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Blazes on West Coast causing hazy skies in basin
Crowheart Butte was shrouded in smoke Thursday afternoon as seen from the rest area near Bull Lake. Photo by Katie Roenigk

Blazes on West Coast causing hazy skies in Wind River Basin

Jul 18, 2014 - By Katie Roenigk, Staff Writer

The smoke wafting through Fremont County this week is coming from blazes burning more than 1,000 miles away.

"In Oregon and southern Washington there's a whole slew of fires," National Weather Service meteorologist Jeff Braun said Friday. "Then there's also a bunch of fires in Canada, from Alberta and Saskatchewan and points further north."

The local smoke is mostly from the West Coast, but Braun said the haze from Canada may be contributing as well.

"That was coming in mainly to northern parts of Wyoming just north of us, (but) a little could have combined in there too," Braun said. "Either way, the southern half of Wyoming is getting it from the Western states of Oregon and Washington, and Montana and northern Wyoming is getting it from Canada."

Pretty sunsets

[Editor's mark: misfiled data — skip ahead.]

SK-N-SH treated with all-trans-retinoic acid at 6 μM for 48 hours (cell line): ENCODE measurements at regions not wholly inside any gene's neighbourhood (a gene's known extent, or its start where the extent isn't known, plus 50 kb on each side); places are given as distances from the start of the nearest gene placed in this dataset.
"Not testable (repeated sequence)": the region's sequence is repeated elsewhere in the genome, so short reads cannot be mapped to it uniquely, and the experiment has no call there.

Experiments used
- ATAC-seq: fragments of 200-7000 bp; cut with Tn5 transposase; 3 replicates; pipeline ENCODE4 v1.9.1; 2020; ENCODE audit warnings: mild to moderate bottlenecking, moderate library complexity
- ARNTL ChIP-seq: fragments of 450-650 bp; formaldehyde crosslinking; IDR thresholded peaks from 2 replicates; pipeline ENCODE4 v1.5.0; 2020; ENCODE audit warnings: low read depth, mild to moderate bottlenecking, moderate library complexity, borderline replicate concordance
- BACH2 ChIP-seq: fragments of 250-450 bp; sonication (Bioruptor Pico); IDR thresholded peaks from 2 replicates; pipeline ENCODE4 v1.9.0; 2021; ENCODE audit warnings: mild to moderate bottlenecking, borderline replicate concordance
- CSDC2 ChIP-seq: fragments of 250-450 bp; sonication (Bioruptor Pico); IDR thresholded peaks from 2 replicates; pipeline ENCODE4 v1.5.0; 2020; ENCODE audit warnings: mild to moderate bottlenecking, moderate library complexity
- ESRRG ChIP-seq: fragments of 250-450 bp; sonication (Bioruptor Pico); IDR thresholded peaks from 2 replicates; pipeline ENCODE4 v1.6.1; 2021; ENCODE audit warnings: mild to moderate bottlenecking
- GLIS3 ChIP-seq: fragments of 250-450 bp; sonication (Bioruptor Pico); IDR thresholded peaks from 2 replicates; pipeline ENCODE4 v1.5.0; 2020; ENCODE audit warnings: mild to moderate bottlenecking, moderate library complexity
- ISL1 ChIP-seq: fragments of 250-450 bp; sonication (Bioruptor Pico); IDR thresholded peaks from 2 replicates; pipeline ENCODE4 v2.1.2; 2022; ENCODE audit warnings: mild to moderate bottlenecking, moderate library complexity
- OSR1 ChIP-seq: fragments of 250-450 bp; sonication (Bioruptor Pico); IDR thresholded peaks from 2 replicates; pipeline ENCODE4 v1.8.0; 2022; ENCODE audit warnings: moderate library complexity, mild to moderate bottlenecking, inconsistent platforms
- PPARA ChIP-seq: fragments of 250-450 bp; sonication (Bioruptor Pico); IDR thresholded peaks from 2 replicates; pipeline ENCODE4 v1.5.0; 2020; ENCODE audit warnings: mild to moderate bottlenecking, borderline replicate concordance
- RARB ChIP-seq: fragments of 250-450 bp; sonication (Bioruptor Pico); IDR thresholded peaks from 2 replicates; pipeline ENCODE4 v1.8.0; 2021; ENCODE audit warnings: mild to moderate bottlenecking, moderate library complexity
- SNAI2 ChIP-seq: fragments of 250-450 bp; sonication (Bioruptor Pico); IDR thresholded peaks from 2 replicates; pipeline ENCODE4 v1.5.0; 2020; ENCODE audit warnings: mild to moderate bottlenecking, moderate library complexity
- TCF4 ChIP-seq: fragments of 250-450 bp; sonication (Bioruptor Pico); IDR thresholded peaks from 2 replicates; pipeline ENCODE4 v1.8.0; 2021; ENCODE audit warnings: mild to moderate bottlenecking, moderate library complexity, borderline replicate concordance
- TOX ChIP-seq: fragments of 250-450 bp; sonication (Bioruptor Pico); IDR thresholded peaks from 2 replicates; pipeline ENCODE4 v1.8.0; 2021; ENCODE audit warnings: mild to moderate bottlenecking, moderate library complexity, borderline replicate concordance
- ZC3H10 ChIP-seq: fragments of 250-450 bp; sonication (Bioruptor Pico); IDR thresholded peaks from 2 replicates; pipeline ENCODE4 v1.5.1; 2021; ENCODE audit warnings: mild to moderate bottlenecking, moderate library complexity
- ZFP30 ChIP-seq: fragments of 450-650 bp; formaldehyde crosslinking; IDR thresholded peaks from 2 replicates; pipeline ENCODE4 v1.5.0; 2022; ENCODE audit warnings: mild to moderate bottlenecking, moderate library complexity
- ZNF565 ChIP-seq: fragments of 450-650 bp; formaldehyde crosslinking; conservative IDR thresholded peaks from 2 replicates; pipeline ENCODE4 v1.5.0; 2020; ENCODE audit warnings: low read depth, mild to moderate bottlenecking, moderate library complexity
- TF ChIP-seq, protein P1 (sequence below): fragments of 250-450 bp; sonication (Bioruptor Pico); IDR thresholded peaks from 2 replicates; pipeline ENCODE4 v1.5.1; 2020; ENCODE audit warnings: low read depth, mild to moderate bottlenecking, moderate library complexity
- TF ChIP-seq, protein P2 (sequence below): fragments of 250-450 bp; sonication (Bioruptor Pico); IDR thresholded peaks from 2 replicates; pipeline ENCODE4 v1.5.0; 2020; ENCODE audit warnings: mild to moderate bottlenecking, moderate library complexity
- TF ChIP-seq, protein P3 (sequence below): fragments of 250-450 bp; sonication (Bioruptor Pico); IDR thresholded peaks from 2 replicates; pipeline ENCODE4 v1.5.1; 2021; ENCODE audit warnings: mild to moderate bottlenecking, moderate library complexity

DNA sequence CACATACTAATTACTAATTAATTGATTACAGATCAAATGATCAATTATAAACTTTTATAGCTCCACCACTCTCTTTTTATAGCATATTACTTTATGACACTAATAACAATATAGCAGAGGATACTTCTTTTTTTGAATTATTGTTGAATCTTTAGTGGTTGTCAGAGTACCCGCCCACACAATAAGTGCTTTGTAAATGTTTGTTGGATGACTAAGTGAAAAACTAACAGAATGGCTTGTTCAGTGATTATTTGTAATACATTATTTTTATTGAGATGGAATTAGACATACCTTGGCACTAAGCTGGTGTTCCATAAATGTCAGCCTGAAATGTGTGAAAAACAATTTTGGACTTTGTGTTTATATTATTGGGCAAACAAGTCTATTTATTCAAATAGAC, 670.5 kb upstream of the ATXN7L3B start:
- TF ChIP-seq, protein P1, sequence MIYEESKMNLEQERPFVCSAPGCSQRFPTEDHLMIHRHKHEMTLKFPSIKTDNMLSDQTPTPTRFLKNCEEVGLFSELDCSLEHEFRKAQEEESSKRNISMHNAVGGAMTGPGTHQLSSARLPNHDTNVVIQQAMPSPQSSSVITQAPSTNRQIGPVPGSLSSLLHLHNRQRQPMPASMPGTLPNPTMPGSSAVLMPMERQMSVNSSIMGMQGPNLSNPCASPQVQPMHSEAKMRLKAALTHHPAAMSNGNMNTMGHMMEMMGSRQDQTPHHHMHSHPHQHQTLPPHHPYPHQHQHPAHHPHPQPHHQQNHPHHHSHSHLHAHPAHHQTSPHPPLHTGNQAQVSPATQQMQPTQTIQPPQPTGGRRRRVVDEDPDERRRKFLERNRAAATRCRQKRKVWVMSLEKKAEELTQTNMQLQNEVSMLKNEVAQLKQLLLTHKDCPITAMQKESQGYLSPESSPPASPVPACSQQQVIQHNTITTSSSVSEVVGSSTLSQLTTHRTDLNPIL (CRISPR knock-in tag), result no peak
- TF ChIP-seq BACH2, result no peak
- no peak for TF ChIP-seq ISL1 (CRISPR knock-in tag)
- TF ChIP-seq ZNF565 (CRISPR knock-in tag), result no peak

Visibility could clear in the near future, but as of Friday, Braun said it was difficult to make out the Wind River Mountains from the NWS office in Riverton.

On a more positive note, he pointed out that the smoke "makes for pretty sunsets."

"If it gets even thicker -- like it does sometimes -- you get those nice photographic days even during the midday," he said. "It filters the sunlight in here and makes things more yellow than they normally would be at midday.

"All things considered it could be worse."

When fires are closer, he said the smoke can be uncomfortably dense.

"People (are) able to smell it, taste it, feel it," Braun said. "So this is relatively benign kind of smoke."

He added that a temperature inversion would trap more smoky fog in the Wind River Basin.

"(Then we) might be able to smell it a bit," he said.

For now, however, a westerly flow aloft is bringing the smoke over the mountains to the west of Fremont County.

"It's not scooting around on the ground," Braun said. "It's coming from above."

Once it reaches the basin, it typically gets trapped overnight "almost down to the surface" before drifting away in the late morning and early afternoon.

"Then it flares up out west again, and we sort of cycle back over," Braun said. "As long as we have a sort of west-northwest flow in here, it's going to (stay around)."

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